Here, Ludwig tells Insider about his foray into country, his "Vikings" legacy, the pro-wrestling drama "Heels," and just how he ended up having Nicki Minaj's panties stuffed in his mouth in her "Super Freaky Girl" music video.
How did you get into country music?
A lot of people don't realize there's a massive country fanbase in Canada. That's what I grew up on. It's always been a part of my life. I was always trying to figure out how to break into the business. When I was shooting "Vikings," on the weekends, I had time on my hands, so I was recording a 10-song demo.
"Vikings" had finished when I actually started working on music in Nashville independently. About eight months into my trips to Nashville, I was boarding a plane, and these guys said they were big fans of "Lone Survivor." I sat right behind them on the plane. Turns out they produce and play with Jason Aldean, one of my favorite artists. I sent them my demo and within three days they called me and said, "We gotta work together." We started recording, writing, and releasing stuff independently. And BMG took notice.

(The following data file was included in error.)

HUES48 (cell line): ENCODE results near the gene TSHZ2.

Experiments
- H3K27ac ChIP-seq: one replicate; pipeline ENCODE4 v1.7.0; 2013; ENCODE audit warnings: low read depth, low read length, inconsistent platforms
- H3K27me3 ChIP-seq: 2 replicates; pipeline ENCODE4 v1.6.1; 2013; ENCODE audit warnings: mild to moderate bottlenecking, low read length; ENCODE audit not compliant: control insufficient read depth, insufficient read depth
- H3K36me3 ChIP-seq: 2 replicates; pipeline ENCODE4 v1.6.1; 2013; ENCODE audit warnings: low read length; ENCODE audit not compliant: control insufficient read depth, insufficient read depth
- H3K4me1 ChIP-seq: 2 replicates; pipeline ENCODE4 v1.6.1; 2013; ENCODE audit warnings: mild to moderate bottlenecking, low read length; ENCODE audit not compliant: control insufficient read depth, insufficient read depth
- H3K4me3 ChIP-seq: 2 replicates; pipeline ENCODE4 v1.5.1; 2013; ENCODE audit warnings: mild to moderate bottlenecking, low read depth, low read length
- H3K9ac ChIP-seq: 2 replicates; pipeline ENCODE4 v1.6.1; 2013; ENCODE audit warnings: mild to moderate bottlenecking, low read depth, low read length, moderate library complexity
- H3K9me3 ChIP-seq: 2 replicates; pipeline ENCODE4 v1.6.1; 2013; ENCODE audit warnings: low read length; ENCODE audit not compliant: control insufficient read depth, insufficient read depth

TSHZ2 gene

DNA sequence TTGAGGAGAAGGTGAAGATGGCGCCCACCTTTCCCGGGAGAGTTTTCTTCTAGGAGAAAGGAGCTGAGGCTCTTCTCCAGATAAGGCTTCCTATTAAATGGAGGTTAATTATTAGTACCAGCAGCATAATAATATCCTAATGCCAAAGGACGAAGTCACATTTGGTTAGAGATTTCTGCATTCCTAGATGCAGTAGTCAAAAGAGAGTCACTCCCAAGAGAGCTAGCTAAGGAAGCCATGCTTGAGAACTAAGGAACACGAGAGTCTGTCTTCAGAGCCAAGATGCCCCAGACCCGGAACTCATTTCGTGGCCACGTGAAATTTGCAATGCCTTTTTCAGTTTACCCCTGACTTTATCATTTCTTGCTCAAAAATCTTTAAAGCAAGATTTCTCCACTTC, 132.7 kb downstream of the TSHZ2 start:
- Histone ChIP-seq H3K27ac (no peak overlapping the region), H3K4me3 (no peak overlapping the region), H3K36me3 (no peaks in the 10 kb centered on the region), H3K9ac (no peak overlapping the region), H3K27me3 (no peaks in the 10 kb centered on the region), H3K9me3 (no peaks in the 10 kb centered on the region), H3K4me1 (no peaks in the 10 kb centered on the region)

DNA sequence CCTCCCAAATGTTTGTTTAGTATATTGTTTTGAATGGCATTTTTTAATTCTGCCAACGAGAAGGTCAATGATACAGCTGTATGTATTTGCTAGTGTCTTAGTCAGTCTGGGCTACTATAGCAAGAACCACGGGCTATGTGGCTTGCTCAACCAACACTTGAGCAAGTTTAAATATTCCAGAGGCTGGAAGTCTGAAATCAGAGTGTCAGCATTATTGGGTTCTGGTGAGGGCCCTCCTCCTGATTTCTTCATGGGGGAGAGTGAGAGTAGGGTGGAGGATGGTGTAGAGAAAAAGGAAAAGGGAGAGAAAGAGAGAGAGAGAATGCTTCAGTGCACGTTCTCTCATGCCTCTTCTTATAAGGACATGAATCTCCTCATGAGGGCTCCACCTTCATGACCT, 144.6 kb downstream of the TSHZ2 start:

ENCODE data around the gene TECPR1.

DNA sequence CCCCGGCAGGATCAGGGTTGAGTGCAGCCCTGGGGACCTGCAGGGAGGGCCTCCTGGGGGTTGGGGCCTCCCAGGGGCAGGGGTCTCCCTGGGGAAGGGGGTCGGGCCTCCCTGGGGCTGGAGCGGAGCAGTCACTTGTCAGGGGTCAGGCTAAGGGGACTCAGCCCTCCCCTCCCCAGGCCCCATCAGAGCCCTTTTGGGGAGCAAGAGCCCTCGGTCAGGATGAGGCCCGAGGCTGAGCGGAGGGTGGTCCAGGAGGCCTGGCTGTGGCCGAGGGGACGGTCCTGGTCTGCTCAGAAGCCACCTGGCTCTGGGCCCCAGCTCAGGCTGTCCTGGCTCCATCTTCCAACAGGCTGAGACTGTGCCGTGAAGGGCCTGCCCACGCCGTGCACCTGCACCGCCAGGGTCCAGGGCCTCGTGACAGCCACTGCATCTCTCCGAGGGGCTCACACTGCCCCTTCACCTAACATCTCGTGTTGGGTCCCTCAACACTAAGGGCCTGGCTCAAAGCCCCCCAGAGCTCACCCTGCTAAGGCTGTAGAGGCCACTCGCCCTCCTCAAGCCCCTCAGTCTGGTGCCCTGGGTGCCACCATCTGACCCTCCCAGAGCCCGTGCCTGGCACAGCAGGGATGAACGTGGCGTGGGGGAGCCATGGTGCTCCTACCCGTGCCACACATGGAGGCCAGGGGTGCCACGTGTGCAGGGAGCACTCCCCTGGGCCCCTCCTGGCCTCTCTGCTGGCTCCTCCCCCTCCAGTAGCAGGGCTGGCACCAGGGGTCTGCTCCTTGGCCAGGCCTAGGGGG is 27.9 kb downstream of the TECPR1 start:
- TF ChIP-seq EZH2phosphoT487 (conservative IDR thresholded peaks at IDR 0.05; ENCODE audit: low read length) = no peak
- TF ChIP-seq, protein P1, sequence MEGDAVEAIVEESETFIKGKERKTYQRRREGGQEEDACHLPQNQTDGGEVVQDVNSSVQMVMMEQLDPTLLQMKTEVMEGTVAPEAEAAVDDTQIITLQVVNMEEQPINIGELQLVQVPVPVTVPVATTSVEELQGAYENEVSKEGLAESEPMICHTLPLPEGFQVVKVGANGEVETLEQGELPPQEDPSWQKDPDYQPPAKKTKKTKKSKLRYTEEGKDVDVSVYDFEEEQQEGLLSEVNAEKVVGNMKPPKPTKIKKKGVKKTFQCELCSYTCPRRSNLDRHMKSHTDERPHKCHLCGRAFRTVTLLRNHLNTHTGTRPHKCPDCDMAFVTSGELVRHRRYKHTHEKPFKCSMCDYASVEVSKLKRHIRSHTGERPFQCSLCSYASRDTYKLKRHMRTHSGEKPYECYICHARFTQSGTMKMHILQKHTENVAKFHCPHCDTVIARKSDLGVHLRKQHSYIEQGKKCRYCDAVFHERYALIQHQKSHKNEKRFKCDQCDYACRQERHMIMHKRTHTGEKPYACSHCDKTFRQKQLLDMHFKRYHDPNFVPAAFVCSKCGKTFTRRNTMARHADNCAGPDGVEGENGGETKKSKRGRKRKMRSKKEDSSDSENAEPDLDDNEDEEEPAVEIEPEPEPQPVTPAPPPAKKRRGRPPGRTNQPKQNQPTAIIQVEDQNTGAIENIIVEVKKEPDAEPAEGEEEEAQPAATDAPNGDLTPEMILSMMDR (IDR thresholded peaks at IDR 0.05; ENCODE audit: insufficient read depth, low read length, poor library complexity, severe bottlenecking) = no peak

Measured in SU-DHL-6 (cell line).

Did you write music at all when you were younger?
Oh, yeah. I have a binder of bad songs that I've been writing ever since I was a kid. My mom went to this music store and convinced this guy that worked there to teach me how to play guitar. For 10 years we ended up playing together. He ended up moving to Nashville and playing for Brett Eldredge, and a bunch of big country music acts. I always told him, "One day when I got my record deal, we're going to play together." And now he's sitting right beside me right now.
How did you end up in Nicki Minaj's "Super Freaky Girl" music video?